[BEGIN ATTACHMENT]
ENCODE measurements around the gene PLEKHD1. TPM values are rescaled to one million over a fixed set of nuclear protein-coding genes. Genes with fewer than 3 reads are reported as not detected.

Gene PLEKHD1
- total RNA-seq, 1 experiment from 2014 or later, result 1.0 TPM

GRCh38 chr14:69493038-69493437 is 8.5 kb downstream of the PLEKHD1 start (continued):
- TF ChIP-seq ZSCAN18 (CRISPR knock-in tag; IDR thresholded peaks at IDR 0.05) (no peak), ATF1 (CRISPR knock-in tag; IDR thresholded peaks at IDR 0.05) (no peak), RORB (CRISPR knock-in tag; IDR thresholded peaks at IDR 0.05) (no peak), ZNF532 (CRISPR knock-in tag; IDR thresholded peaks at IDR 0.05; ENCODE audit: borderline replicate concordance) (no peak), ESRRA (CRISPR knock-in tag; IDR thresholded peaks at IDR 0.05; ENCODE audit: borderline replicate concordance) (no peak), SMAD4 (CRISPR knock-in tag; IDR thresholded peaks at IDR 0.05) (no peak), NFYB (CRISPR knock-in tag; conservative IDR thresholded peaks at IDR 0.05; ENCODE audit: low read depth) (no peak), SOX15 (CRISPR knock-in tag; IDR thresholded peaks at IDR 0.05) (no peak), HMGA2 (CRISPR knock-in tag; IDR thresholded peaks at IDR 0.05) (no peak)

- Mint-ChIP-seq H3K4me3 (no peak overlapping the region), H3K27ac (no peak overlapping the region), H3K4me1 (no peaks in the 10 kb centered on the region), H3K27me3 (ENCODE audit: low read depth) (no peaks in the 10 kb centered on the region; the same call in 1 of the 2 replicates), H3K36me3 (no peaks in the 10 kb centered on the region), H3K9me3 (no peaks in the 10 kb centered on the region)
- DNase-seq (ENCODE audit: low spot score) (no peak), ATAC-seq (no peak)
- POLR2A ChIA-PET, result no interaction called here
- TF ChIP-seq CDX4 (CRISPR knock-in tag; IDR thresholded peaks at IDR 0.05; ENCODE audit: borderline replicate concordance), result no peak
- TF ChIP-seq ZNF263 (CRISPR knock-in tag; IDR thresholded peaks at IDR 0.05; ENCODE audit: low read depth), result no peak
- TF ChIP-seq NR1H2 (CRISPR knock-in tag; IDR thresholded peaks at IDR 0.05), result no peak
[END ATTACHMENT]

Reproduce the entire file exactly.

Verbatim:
ENCODE measurements around the gene PLEKHD1. TPM values are rescaled to one million over a fixed set of nuclear protein-coding genes. Genes with fewer than 3 reads are reported as not detected.

Gene PLEKHD1
- total RNA-seq, 1 experiment from 2014 or later, result 1.0 TPM

GRCh38 chr14:69493038-69493437 is 8.5 kb downstream of the PLEKHD1 start (continued):
- TF ChIP-seq ZSCAN18 (CRISPR knock-in tag; IDR thresholded peaks at IDR 0.05) (no peak), ATF1 (CRISPR knock-in tag; IDR thresholded peaks at IDR 0.05) (no peak), RORB (CRISPR knock-in tag; IDR thresholded peaks at IDR 0.05) (no peak), ZNF532 (CRISPR knock-in tag; IDR thresholded peaks at IDR 0.05; ENCODE audit: borderline replicate concordance) (no peak), ESRRA (CRISPR knock-in tag; IDR thresholded peaks at IDR 0.05; ENCODE audit: borderline replicate concordance) (no peak), SMAD4 (CRISPR knock-in tag; IDR thresholded peaks at IDR 0.05) (no peak), NFYB (CRISPR knock-in tag; conservative IDR thresholded peaks at IDR 0.05; ENCODE audit: low read depth) (no peak), SOX15 (CRISPR knock-in tag; IDR thresholded peaks at IDR 0.05) (no peak), HMGA2 (CRISPR knock-in tag; IDR thresholded peaks at IDR 0.05) (no peak)

- Mint-ChIP-seq H3K4me3 (no peak overlapping the region), H3K27ac (no peak overlapping the region), H3K4me1 (no peaks in the 10 kb centered on the region), H3K27me3 (ENCODE audit: low read depth) (no peaks in the 10 kb centered on the region; the same call in 1 of the 2 replicates), H3K36me3 (no peaks in the 10 kb centered on the region), H3K9me3 (no peaks in the 10 kb centered on the region)
- DNase-seq (ENCODE audit: low spot score) (no peak), ATAC-seq (no peak)
- POLR2A ChIA-PET, result no interaction called here
- TF ChIP-seq CDX4 (CRISPR knock-in tag; IDR thresholded peaks at IDR 0.05; ENCODE audit: borderline replicate concordance), result no peak
- TF ChIP-seq ZNF263 (CRISPR knock-in tag; IDR thresholded peaks at IDR 0.05; ENCODE audit: low read depth), result no peak
- TF ChIP-seq NR1H2 (CRISPR knock-in tag; IDR thresholded peaks at IDR 0.05), result no peak